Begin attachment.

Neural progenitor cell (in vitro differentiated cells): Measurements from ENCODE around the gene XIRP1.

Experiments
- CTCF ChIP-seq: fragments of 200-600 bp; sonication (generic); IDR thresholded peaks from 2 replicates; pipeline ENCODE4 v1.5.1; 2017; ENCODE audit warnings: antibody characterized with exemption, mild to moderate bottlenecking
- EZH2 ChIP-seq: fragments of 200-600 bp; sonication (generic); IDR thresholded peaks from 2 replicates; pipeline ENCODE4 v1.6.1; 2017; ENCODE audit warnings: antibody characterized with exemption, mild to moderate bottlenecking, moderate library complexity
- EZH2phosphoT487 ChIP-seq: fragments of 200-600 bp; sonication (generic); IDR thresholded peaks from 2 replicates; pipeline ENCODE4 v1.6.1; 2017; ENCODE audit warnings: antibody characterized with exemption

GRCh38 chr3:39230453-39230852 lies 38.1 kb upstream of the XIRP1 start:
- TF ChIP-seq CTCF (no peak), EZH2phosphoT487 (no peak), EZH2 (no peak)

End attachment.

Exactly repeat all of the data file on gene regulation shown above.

Neural progenitor cell (in vitro differentiated cells): Measurements from ENCODE around the gene XIRP1.

Experiments
- CTCF ChIP-seq: fragments of 200-600 bp; sonication (generic); IDR thresholded peaks from 2 replicates; pipeline ENCODE4 v1.5.1; 2017; ENCODE audit warnings: antibody characterized with exemption, mild to moderate bottlenecking
- EZH2 ChIP-seq: fragments of 200-600 bp; sonication (generic); IDR thresholded peaks from 2 replicates; pipeline ENCODE4 v1.6.1; 2017; ENCODE audit warnings: antibody characterized with exemption, mild to moderate bottlenecking, moderate library complexity
- EZH2phosphoT487 ChIP-seq: fragments of 200-600 bp; sonication (generic); IDR thresholded peaks from 2 replicates; pipeline ENCODE4 v1.6.1; 2017; ENCODE audit warnings: antibody characterized with exemption

GRCh38 chr3:39230453-39230852 lies 38.1 kb upstream of the XIRP1 start:
- TF ChIP-seq CTCF (no peak), EZH2phosphoT487 (no peak), EZH2 (no peak)